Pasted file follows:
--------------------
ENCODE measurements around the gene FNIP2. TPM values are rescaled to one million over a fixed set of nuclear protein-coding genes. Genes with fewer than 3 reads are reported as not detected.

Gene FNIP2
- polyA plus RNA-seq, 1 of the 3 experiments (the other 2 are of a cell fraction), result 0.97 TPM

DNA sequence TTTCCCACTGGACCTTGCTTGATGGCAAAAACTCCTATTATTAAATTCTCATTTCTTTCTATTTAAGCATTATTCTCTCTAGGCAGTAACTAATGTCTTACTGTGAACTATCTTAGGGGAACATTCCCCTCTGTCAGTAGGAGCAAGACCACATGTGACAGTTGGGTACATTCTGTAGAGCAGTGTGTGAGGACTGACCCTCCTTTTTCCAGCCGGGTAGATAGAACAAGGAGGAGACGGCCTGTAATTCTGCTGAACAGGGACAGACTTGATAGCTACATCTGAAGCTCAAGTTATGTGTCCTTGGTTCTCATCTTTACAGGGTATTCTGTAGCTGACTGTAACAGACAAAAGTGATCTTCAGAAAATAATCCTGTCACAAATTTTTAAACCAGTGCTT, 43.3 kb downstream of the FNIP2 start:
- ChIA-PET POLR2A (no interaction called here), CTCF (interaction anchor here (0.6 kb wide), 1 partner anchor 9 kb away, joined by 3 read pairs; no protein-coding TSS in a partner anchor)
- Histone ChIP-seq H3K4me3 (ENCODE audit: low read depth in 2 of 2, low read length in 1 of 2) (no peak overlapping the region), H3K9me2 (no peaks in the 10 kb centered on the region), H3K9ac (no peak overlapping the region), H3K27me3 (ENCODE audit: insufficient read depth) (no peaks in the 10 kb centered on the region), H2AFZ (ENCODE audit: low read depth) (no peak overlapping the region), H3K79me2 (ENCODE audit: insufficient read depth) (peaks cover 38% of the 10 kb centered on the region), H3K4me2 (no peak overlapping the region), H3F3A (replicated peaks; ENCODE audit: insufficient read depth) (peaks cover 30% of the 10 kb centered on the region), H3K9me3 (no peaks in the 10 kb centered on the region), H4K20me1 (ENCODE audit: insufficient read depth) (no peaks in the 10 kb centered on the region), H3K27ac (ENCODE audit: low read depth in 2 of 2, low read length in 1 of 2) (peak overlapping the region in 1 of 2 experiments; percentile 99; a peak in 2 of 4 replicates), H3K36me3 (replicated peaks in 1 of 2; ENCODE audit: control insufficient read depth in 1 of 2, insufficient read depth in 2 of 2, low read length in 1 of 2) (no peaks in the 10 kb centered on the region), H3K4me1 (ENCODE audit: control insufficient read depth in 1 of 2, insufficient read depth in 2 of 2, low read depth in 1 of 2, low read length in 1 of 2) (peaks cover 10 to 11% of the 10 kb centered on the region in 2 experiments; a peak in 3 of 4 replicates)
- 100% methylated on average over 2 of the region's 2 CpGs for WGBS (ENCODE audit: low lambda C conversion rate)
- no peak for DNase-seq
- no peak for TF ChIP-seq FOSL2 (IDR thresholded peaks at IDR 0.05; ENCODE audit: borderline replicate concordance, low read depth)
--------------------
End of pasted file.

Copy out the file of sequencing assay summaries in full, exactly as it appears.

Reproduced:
ENCODE measurements around the gene FNIP2. TPM values are rescaled to one million over a fixed set of nuclear protein-coding genes. Genes with fewer than 3 reads are reported as not detected.

Gene FNIP2
- polyA plus RNA-seq, 1 of the 3 experiments (the other 2 are of a cell fraction), result 0.97 TPM

DNA sequence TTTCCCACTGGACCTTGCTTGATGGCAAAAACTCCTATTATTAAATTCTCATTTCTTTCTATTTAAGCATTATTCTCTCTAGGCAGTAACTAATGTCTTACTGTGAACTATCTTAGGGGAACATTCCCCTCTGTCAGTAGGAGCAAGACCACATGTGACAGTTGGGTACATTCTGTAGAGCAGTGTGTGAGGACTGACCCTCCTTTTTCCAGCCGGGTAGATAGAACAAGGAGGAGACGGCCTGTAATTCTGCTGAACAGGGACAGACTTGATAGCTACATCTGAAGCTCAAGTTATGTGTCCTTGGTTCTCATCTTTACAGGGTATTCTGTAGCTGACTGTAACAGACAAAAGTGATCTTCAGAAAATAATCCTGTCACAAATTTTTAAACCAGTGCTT, 43.3 kb downstream of the FNIP2 start:
- ChIA-PET POLR2A (no interaction called here), CTCF (interaction anchor here (0.6 kb wide), 1 partner anchor 9 kb away, joined by 3 read pairs; no protein-coding TSS in a partner anchor)
- Histone ChIP-seq H3K4me3 (ENCODE audit: low read depth in 2 of 2, low read length in 1 of 2) (no peak overlapping the region), H3K9me2 (no peaks in the 10 kb centered on the region), H3K9ac (no peak overlapping the region), H3K27me3 (ENCODE audit: insufficient read depth) (no peaks in the 10 kb centered on the region), H2AFZ (ENCODE audit: low read depth) (no peak overlapping the region), H3K79me2 (ENCODE audit: insufficient read depth) (peaks cover 38% of the 10 kb centered on the region), H3K4me2 (no peak overlapping the region), H3F3A (replicated peaks; ENCODE audit: insufficient read depth) (peaks cover 30% of the 10 kb centered on the region), H3K9me3 (no peaks in the 10 kb centered on the region), H4K20me1 (ENCODE audit: insufficient read depth) (no peaks in the 10 kb centered on the region), H3K27ac (ENCODE audit: low read depth in 2 of 2, low read length in 1 of 2) (peak overlapping the region in 1 of 2 experiments; percentile 99; a peak in 2 of 4 replicates), H3K36me3 (replicated peaks in 1 of 2; ENCODE audit: control insufficient read depth in 1 of 2, insufficient read depth in 2 of 2, low read length in 1 of 2) (no peaks in the 10 kb centered on the region), H3K4me1 (ENCODE audit: control insufficient read depth in 1 of 2, insufficient read depth in 2 of 2, low read depth in 1 of 2, low read length in 1 of 2) (peaks cover 10 to 11% of the 10 kb centered on the region in 2 experiments; a peak in 3 of 4 replicates)
- 100% methylated on average over 2 of the region's 2 CpGs for WGBS (ENCODE audit: low lambda C conversion rate)
- no peak for DNase-seq
- no peak for TF ChIP-seq FOSL2 (IDR thresholded peaks at IDR 0.05; ENCODE audit: borderline replicate concordance, low read depth)